David Laidler by Roberta Di Silvestre ( used with permission)

Some days are harder than others. Some days just hit you so hard that when the sun finally sets, that your stuff is somewhat back in order and you head finally hits the pillow, your first and last thought before you fall asleep is just an unanswered question: why ? This past week had a Read More →

Capa D Day photo

We’ve all heard the story: On June 6, 1944,  photojournalist Robert Capa embarks on the first boats scheduled to land on Ohama beach, part of Operation Overlord, the famous D- Day. Armed only with two cameras, he lands with the first US troops under heavy Nazi fire and shoots  during at least an hour and half Read More →

As we look at the photographs that are shown to us, in print magazines, on websites or on the cell phone screens of our co-workers, we absorb a reality that is not ours. Rather than consuming photography, we are consumed by it. Image taken with cameras, whether from point and shoots or sophisticated high-end DSLR, Read More →

The road to editorial supremacy is paved with many dangerous potholes and if Shutterstock wants to succeed in that space, it has to be ready to change the rules. The same way it has done with commercial stock. However, this time, the competition is ready and  up in arms. Surprise strategy will not work. Firepower, Read More →

Whenever we find ourselves in a troubling situation, as a witness, we intervene. We either get physically involved or call for rescue, but either way, we do not remain passive. Photographers – photojournalists in particular- do the same, but not the same way. Lately, the actions of photojournalists witnessing troublesome situations have been, yet again, Read More →

To understand the role of photography today, we have to understand why we take pictures. We automatically tend to associate picture-taking as an addition to our memory function since a lot of our natural visual activity is geared towards storing information for later use. However, with the advent of digital and especially mobile photography, we have Read More →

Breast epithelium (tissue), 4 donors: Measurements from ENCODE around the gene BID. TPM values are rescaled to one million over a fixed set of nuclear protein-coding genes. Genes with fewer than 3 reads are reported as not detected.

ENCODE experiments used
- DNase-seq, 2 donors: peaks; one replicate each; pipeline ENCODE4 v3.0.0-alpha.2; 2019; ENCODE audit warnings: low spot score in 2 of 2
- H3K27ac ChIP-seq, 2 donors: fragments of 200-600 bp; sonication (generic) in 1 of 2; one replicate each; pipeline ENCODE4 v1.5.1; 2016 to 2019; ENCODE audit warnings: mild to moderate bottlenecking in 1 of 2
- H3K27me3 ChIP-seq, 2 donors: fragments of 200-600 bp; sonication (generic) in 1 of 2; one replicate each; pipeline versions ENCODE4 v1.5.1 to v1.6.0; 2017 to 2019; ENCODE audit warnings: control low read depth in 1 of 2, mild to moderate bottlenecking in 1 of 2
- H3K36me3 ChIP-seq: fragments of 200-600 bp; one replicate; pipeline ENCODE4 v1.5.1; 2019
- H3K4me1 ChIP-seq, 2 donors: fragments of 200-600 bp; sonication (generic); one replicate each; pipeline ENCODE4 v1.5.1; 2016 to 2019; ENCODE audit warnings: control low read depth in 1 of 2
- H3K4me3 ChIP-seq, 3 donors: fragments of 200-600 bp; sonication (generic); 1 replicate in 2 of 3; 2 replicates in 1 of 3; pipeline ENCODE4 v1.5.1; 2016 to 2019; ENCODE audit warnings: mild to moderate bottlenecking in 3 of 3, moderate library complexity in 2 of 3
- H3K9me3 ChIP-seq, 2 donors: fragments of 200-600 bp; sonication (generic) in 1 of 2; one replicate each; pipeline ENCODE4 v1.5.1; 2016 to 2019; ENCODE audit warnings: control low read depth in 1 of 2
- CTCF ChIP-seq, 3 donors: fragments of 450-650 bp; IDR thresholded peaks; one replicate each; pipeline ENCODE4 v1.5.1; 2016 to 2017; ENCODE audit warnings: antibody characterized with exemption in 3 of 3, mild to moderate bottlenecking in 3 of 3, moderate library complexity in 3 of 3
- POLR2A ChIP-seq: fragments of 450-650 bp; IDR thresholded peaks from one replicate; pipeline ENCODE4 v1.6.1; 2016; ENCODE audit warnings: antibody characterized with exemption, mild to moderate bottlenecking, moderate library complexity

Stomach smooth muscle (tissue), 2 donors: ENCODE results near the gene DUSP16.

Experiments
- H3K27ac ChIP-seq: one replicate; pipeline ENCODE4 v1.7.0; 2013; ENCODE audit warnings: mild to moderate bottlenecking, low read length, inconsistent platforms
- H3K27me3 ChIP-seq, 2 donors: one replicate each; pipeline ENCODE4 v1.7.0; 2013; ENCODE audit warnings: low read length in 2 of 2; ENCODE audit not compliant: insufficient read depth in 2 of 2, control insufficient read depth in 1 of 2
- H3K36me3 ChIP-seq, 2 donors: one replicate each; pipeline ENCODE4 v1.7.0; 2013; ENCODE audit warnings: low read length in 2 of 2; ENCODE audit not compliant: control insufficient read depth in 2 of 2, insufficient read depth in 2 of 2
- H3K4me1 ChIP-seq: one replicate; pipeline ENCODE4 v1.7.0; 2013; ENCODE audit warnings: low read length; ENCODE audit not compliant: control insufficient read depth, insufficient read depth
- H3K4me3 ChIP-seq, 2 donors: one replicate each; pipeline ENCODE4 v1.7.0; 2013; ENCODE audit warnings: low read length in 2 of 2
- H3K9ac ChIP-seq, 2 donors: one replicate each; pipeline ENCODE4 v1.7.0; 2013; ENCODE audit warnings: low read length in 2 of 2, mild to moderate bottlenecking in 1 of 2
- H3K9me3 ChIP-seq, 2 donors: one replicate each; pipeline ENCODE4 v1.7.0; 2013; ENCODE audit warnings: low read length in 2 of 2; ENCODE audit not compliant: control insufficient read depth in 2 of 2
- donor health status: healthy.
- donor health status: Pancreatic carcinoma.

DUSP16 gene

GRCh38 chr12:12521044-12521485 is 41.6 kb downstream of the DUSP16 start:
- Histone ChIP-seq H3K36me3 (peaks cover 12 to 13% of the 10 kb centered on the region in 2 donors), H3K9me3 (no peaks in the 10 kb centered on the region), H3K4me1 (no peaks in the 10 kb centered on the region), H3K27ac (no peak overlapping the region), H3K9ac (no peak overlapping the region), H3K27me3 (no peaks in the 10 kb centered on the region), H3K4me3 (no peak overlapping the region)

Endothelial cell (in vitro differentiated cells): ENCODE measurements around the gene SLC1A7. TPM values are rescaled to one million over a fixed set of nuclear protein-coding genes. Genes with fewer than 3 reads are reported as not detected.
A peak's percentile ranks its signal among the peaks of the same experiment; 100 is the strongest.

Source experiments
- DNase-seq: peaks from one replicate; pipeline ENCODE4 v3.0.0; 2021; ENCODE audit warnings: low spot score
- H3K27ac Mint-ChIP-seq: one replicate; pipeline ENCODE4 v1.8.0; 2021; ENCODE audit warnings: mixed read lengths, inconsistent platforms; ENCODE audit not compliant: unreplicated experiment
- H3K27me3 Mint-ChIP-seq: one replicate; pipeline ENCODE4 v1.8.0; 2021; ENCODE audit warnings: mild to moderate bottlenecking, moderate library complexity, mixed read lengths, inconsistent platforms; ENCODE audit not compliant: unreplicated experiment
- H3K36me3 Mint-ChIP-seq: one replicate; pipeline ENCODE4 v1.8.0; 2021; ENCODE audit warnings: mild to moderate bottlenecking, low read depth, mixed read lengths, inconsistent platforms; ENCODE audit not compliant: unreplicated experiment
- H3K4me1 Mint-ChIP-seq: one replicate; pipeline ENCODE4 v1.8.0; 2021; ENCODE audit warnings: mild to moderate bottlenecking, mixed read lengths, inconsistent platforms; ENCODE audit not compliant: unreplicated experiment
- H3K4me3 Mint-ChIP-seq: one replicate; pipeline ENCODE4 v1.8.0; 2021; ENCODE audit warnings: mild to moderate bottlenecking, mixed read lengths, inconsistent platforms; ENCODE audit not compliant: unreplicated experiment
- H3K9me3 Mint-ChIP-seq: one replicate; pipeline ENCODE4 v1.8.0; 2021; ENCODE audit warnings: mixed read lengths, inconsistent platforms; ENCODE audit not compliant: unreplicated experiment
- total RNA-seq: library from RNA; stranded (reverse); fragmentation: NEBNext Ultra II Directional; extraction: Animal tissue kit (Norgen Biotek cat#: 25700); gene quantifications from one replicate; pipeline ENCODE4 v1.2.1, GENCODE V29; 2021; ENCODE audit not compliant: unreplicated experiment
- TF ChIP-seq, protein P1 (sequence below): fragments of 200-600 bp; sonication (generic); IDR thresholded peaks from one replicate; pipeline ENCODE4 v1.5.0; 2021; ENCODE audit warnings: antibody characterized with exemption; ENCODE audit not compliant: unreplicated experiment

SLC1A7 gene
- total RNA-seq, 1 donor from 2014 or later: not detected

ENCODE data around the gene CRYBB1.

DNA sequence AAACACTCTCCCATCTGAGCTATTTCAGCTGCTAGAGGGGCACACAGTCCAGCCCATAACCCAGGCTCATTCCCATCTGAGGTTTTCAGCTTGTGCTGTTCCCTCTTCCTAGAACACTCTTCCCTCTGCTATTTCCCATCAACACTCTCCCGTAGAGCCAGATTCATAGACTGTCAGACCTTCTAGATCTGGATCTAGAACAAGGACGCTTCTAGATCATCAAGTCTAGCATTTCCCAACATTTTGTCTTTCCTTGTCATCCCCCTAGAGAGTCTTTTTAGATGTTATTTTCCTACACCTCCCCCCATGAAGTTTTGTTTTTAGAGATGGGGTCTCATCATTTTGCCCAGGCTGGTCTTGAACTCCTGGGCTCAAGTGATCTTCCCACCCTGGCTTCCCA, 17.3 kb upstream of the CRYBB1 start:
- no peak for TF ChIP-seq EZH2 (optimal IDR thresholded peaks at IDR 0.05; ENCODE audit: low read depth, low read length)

Boring. Blaaaaah. That is the first word that comes to mind when looking at the winner of the World Press Award, circa 2015. Don’t get me wrong, this year’s committee, led by Michele McNally, probably the best photo editor of our generation, was full of talent. But it was just that, a committee. And time and Read More →

camera black and white

While judges from top photojournalism competitions ( World Press, PoYi, etc) are getting ready to sit down and assume their role of gatekeepers of the true art, what is or not acceptable image alteration continues to slow burn deep inside the profession with no clear resolution in sight. Each organization, each publication, and each photographer Read More →

Ever so often, the topic of the value of a photograph emerges from the bowels of online conversations. Very quickly, the conversation ends with the undisputed point that a photo should at least cover its cost. In other words, the more it costs to take a picture, the higher its value. Photographers, like any small Read More →

After reading thoroughly the David Campbell’s World Press produced report on image manipulation, one is left with one question : How opinions affect image manipulation..or is an opinion the truth. And rather than answers, guidelines, rules, code of deontology, anything that one could hope to hang on, we are left alone within the silence of Read More →